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Division of Agricultural Sciences and Natural Resources

Scott helps food business dreams come true

STILLWATER, Okla. – When you walk into Darren Scott’s office, one of the first things you may notice is the brain sitting on a shelf. It is not in a jar full of formaldehyde, but rather the gummy, edible variety. However, this “office accessory” does serve a purpose in his work.
Scott helps food business dreams come true

Darren Scott, food scientist at the Robert M. Kerr Food and Agricultural Products Center at Oklahoma State University, help entrepreneurs get into the food business.

Scott is a food scientist with the Robert M. Kerr Food and Agricultural Products Center at Oklahoma State University in Stillwater, Oklahoma. He works directly with clients who are looking at going into the food business and provides them with technical assistance.

“There are a lot of people out there with ‘the world’s greatest salsa recipe’ or ‘the best chocolate cake’ who have a lot of eager energy and are looking for information that can help them launch a food business. That’s where I come in,” Scott said. “I try to help them harvest that energy. I talk to them about all the things they need to consider, such as shelf life, cost effectiveness of the product and other logistics. It’s not enough to be eager and have a product. You have to have something people want, are willing to pay for and be able to make a profit.”

When it comes to mass producing a treasured family recipe, there is more to it than simply multiplying the ingredients to produce mass quantities. Scott says one way he tries to explain this to clients is using the paint example. When shopping for paint, people find the perfect color on those little sample cards at the store. However, when that same color gets applied to a whole room, it can take on an entirely different look. The same is true for what is called upscaling a recipe.

“You can’t simply take a recipe, multiply it by 100 and have it turn out the same way the original recipe does. It may turn out too salty or the consistency isn’t the same. Although we do have a basic math formula we use during this process, each recipe is different,” he said. “It would be much easier if there was a one-size-fits-all algorithm we could fall back on but it takes trial and error. Part of my job is to help these potential food business owners with product development and get them into pilot plants to see if the product can be mass produced.”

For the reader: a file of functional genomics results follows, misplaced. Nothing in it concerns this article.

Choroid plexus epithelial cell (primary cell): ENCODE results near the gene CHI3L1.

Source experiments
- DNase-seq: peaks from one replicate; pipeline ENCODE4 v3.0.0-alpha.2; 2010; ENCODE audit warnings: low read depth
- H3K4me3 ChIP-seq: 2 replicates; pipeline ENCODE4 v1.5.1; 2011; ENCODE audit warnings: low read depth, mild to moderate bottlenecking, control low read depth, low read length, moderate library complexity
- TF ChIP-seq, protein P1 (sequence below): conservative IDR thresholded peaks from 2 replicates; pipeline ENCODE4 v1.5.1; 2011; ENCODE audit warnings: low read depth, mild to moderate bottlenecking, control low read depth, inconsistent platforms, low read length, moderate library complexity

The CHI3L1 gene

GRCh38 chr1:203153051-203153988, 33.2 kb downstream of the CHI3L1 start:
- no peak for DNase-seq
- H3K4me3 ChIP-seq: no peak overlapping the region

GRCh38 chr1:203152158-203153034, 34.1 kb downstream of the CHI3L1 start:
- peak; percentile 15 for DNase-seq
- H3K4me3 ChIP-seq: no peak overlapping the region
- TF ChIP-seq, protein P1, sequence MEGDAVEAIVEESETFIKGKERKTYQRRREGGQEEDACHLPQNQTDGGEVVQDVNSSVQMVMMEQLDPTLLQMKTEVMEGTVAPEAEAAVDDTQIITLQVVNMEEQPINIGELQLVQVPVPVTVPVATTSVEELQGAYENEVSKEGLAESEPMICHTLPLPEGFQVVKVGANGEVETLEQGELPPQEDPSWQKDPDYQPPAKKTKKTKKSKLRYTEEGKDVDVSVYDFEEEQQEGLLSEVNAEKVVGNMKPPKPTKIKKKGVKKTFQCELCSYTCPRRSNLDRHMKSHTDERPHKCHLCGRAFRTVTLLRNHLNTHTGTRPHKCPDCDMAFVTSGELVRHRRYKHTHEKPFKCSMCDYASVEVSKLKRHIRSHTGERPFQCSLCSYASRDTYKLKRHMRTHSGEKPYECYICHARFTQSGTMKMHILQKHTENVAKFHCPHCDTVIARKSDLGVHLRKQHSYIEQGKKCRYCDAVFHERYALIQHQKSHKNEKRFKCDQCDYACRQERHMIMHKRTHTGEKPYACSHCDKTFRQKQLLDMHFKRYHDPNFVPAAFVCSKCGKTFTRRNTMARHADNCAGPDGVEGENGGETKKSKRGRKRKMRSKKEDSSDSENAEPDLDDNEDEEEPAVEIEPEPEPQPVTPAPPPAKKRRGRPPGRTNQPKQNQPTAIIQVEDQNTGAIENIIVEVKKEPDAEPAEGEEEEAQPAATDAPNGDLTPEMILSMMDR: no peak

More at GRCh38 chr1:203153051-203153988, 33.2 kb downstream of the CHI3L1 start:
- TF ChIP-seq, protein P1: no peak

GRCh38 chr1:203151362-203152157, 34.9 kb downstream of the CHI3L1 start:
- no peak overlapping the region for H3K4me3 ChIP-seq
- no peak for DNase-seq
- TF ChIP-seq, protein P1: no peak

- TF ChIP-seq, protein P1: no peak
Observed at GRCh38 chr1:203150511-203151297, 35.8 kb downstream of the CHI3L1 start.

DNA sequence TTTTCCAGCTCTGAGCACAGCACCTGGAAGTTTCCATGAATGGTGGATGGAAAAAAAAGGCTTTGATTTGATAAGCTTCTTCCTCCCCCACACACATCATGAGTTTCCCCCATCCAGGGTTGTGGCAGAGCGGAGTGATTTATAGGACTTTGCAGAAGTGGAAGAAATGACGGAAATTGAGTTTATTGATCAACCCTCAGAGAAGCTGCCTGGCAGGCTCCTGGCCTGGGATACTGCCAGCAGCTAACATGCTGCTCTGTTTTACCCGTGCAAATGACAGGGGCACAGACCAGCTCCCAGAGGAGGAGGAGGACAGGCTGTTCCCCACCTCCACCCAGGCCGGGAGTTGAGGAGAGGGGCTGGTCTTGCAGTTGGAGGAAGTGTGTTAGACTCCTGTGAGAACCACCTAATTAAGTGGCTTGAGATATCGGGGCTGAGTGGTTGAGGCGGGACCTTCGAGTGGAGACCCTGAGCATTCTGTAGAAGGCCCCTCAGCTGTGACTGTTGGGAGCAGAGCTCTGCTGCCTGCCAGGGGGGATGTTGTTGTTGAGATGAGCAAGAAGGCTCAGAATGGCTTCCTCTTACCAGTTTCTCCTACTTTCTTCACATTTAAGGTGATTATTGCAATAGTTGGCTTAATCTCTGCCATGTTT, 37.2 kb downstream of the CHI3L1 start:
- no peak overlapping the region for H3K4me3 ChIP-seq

Shelf life is another major factor in the food business. While that favorite chocolate cake still may taste great at home after three days, the recipe will have to be tweaked to make the product shippable and give it a stable shelf life.

Not only does Scott advise clients about the recipes themselves, he also shares his expertise in packaging, labeling and distribution. He has a variety of products on the shelves in his office he has collected over the years, including the gummy brain, to help potential business owners get a better understanding of the importance of packaging.

“I have these things to help my clients understand concepts such as shelf life and stability,” he said. “Besides, the brain is fun.”

He also develops the Nutrition Facts labels, which is required on all food products.

Scott, who earned his bachelor’s and master’s degrees from the University of Arkansas, and his doctorate from OSU, all in food science, said he has always liked science, history and math. As an undergraduate agriculture student at UA, when it was time to declare a major, Scott knew one thing for certain.

“My dad is an ag professor at the University of Arkansas and I knew I didn’t really want to have to take any of his classes,” he said. “I learned if I majored in food science, I could bypass my dad’s classes.”

Scott has been at FAPC at OSU since 2000. Not only does he give a helping hand to potential food business owners, he teaches Food Science 3603, Processing Dairy Foods. He also takes an active role in teaching educational workshops related to the food business industry.

“I really do enjoy my job, in part because it’s different all the time,” he said. “And, I enjoy helping people achieve their dreams of being in the food business. If I had to offer advice to people wanting to get into the food business, it would be that you have to be flexible and you have to have a plan. Not only do you have to be able to actually manufacture the food, you also have to be able to convince people to buy it.”

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Trisha Gedon
Communications Specialist
Agricultural Communications Services
Oklahoma State University
159 Agriculture North
Stillwater, OK  74078
405-744-3625 (phone)
405-744-5739 (fax)
trisha.gedon@okstate.edu

Oklahoma State University - Stillwater, OK 74078
405.744.5000